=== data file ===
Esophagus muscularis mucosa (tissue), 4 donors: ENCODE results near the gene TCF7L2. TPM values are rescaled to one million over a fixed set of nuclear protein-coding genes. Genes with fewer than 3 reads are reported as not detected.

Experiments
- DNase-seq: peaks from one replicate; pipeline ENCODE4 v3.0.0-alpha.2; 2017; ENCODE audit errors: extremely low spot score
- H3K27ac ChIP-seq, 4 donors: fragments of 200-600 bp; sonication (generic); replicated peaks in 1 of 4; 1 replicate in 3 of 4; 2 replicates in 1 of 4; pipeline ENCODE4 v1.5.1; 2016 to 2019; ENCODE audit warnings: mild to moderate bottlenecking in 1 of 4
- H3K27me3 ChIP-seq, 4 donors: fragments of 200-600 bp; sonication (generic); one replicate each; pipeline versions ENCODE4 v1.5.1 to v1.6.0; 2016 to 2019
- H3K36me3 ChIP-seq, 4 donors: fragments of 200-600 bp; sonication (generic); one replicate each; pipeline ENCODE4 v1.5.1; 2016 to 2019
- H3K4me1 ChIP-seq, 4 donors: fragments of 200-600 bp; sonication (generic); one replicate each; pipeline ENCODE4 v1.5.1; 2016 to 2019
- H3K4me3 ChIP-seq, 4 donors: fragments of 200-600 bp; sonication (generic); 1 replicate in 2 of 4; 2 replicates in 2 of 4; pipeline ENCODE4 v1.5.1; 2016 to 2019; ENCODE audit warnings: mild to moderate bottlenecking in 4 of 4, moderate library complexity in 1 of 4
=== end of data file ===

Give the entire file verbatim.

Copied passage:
Esophagus muscularis mucosa (tissue), 4 donors: ENCODE results near the gene TCF7L2. TPM values are rescaled to one million over a fixed set of nuclear protein-coding genes. Genes with fewer than 3 reads are reported as not detected.

Experiments
- DNase-seq: peaks from one replicate; pipeline ENCODE4 v3.0.0-alpha.2; 2017; ENCODE audit errors: extremely low spot score
- H3K27ac ChIP-seq, 4 donors: fragments of 200-600 bp; sonication (generic); replicated peaks in 1 of 4; 1 replicate in 3 of 4; 2 replicates in 1 of 4; pipeline ENCODE4 v1.5.1; 2016 to 2019; ENCODE audit warnings: mild to moderate bottlenecking in 1 of 4
- H3K27me3 ChIP-seq, 4 donors: fragments of 200-600 bp; sonication (generic); one replicate each; pipeline versions ENCODE4 v1.5.1 to v1.6.0; 2016 to 2019
- H3K36me3 ChIP-seq, 4 donors: fragments of 200-600 bp; sonication (generic); one replicate each; pipeline ENCODE4 v1.5.1; 2016 to 2019
- H3K4me1 ChIP-seq, 4 donors: fragments of 200-600 bp; sonication (generic); one replicate each; pipeline ENCODE4 v1.5.1; 2016 to 2019
- H3K4me3 ChIP-seq, 4 donors: fragments of 200-600 bp; sonication (generic); 1 replicate in 2 of 4; 2 replicates in 2 of 4; pipeline ENCODE4 v1.5.1; 2016 to 2019; ENCODE audit warnings: mild to moderate bottlenecking in 4 of 4, moderate library complexity in 1 of 4